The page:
See http://www.gnu.org/software/bayonne for general information.
1. Foundation and Empire
2. Audio prompts then and now
3. Call Queue's and Joined Sessions
4. Card Exchange Program
5. New release of GNU Common C++
Foundation and Empire
No, I have not been re-reading Asimov recently. While writing this report, I am on the way to Boston to visit the FSF. The FSF should be well known to most people reading this, although I have noted some whom have question it's relevance today.
Certainly the FSF's core mission are both vital and as necessary today as at it's founding. The FSF's role as being a copyright holder is often overlooked but is one key to the survival and success of the free software community.
Having a copyright holder is of course essential for the GPL to work since it is in essence a copyright contract, not a license. As such, this is necessary, even essential, since a contract can be subject to rights of second sale, although some dirty proprietary vendors wish to strip the public of this long understood right.
In second sale doctrine, one can resell a product in a manner of their choosing. They could do so in ways that deprive the final customer of his rights. By using copyright law to preserve ownership rather than contract law to dissipate it, the reseller (or redistributor, if you will) of course cannot do so except under the same explicit terms as the software received, as per the GPL.
Individual copyright holders become very complex very quickly in a large project. Sometimes it is necessary to dispute a GPL violation, and while possible, it is more difficult proving standing with only one or a small portion of the holders. Surrendering copyright is of course something that can only be done once, but doing so to consolidate ownership can make it possible to enforce the GPL and even to make it possible to modify later if necessary because of some unforeseen legal twist or turn.
Transferring copyright is something that can only be done once. While there are many so called "open source" companies that receive code from the community and expect them to then assign copyright, there is always risk that such companies may later choose to release proprietary products based on contributed code. Indeed this is already happening and I fear will continue to.
With this in mind, the role of the FSF as a trustworthy community copyright holder is something all free software projects need. As far as I know it is the only copyright holder that engenders such trust. The FSF can neither be bought or compromised. One can think of it as the one copyright holder that assumes all of the burdens and exercises none of the so called privileges of copyright.
Even those that contribute code to companies should consider assuring that at least some of the code has copyright held outside the company and the FSF is and ideal for this. Even honest commercial free software companies can and do trust. Companies that may have secret plans to release proprietary code will naturally object to this, and this is one way to better identify such entities.
This is just one role the FSF plays that is still very relevant. There are other roles, including enforcement of the GPL. The latter is interesting in that often the FSF's goal is to mearly bring about compliance. Compliance with the GPL, unlike that of proprietary licenses, costs nothing, and need to be done only once. One doesn't need to audit each and every machine to prove full compliance, or have a vendor use such tactics to intimidate businesses to buy more products the way some shamelessly do. The GPL is simple and straightforward, and has no hidden compliance costs.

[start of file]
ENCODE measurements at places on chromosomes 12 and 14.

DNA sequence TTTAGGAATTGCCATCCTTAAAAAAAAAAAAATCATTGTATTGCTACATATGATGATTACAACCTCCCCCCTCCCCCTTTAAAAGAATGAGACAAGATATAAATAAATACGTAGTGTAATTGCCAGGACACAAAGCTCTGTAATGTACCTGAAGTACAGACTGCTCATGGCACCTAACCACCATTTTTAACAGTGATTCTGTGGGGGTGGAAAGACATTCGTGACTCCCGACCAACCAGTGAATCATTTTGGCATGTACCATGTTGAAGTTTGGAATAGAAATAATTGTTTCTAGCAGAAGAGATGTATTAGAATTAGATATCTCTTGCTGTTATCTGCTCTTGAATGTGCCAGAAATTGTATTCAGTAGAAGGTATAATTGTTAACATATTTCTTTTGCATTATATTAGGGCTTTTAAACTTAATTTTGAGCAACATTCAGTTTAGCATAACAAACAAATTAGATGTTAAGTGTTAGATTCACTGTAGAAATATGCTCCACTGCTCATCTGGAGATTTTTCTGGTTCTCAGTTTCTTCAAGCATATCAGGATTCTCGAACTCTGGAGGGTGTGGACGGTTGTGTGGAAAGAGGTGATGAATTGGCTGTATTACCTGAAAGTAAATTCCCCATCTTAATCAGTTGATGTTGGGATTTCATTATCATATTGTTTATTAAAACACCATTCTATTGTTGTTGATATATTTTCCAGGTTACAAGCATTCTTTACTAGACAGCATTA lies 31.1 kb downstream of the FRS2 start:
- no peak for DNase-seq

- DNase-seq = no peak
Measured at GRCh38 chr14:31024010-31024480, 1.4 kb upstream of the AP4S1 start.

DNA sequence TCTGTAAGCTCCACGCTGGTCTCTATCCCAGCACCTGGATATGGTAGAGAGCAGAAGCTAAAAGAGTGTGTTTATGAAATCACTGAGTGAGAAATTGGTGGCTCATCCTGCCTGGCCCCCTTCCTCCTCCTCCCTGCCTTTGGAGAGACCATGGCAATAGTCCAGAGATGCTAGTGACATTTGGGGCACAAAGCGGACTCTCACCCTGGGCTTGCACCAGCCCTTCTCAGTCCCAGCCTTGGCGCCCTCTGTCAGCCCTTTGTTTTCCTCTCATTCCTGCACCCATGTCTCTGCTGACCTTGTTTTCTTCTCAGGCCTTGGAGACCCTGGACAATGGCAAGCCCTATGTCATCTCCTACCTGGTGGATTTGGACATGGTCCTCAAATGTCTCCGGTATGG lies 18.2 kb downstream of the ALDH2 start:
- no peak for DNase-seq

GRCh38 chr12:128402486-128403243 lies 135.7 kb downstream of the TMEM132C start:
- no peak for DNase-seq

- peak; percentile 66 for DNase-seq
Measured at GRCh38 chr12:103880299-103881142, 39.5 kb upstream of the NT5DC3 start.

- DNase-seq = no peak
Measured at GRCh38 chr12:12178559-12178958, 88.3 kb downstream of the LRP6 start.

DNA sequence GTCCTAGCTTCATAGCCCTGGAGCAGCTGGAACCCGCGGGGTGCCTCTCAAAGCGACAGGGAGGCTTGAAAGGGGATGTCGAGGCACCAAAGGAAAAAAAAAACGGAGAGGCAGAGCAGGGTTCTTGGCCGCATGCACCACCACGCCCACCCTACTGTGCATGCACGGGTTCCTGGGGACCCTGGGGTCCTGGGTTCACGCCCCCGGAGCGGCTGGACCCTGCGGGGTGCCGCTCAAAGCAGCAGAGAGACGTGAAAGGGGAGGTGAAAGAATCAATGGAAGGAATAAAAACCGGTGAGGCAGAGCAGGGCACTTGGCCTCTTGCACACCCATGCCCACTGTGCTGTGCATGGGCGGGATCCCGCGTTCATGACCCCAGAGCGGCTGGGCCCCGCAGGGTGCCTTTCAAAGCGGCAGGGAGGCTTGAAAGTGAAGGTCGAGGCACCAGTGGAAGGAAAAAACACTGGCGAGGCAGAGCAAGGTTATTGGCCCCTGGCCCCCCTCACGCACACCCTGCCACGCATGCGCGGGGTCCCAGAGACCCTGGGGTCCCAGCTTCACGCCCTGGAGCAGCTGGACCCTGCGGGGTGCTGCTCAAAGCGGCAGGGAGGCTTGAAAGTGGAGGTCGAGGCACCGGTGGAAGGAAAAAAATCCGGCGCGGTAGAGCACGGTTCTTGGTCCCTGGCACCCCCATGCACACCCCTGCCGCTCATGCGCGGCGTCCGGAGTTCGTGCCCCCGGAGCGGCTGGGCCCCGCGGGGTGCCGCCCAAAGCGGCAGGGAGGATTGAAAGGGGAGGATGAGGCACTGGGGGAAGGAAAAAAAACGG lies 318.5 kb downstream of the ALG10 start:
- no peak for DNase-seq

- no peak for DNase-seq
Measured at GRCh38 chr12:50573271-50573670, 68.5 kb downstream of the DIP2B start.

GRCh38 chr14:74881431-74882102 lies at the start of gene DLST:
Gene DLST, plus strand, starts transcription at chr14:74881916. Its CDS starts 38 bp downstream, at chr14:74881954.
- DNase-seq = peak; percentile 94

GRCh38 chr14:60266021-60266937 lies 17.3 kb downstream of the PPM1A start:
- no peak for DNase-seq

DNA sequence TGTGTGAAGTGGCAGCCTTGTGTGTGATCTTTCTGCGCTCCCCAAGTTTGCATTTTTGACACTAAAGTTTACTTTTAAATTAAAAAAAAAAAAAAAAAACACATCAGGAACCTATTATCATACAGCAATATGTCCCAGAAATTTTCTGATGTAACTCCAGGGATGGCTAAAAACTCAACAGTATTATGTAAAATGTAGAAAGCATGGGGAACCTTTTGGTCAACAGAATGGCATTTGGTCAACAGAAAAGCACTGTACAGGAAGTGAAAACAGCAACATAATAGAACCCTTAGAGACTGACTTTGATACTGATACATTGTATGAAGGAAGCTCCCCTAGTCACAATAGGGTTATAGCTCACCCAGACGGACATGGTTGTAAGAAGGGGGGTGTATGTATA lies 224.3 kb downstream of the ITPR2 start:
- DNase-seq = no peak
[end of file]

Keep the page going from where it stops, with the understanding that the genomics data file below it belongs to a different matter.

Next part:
This is actually the second trip I have made this week. Earlier I was given a chance to speak to some senior policy people in DC. The situation there is most interesting. For years we have ignored the fed, and some have recently been disappointed by the feds response to the monopolist. However, things are changing and at a level we need as a community to address now.
I have dealt with Federal contracting many years before. For people to speak openly of disgust and even specific incidents of vendor intimidation not only in front of their own senior policy people, but, even more amazing, outsiders, this is unheard of, and clearly something significant has happened. Never have I seen this before. Similarly, never have I heard of a vendor selectively targeting individuals for selective intimidation, let alone on the apparent scale and scope this vendor appears to have.
Equally challenging, it is unfortunate how much lack of understanding there is at the most senior levels in government. When a senior administrator looks at GNOME, say, or KDE, he is shocked. For years, his "paid" buddy, his very best "paid" vendor friend, has been telling him that free software is ugly, that it involves command lines, that doing even basic word processing involves emacs (no offense, Richard :) or vi. Show this person Koffice, open office, even abiSuite, and see the look of surprise. Best, is when the full realization dawns and he understands "I have been deceived".
The enemies of free software require ignorance to sell their products. Therefore, we must enlighten. The enemies of free software use fear and terror. We must make it clear it is they alone that are true terrorists.